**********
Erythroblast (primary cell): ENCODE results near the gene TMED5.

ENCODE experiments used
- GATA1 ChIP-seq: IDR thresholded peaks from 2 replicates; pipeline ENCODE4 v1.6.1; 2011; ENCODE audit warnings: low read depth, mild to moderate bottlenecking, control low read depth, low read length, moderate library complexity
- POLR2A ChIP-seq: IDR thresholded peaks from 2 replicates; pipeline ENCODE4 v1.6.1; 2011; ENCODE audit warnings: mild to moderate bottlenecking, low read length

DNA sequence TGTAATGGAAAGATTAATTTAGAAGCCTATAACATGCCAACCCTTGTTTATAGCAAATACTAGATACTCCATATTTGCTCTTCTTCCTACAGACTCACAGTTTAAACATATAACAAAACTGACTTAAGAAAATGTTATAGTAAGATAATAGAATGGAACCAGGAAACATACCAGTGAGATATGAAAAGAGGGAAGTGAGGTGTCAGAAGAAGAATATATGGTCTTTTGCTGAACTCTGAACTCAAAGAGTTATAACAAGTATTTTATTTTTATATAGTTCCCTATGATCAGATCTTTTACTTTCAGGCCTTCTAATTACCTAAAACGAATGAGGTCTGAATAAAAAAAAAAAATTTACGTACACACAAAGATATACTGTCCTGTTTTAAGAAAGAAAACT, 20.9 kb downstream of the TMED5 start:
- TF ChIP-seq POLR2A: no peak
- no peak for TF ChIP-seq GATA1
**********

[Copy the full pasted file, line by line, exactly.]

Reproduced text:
Erythroblast (primary cell): ENCODE results near the gene TMED5.

ENCODE experiments used
- GATA1 ChIP-seq: IDR thresholded peaks from 2 replicates; pipeline ENCODE4 v1.6.1; 2011; ENCODE audit warnings: low read depth, mild to moderate bottlenecking, control low read depth, low read length, moderate library complexity
- POLR2A ChIP-seq: IDR thresholded peaks from 2 replicates; pipeline ENCODE4 v1.6.1; 2011; ENCODE audit warnings: mild to moderate bottlenecking, low read length

DNA sequence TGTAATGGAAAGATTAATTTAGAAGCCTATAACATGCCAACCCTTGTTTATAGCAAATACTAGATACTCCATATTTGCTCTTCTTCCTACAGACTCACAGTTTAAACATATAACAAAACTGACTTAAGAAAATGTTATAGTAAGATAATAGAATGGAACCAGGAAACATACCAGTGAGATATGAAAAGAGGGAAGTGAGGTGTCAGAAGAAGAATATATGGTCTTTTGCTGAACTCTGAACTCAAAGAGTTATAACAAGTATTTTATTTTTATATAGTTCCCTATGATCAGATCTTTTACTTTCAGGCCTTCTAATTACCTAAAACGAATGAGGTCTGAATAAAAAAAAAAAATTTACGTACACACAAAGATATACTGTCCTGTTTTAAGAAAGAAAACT, 20.9 kb downstream of the TMED5 start:
- TF ChIP-seq POLR2A: no peak
- no peak for TF ChIP-seq GATA1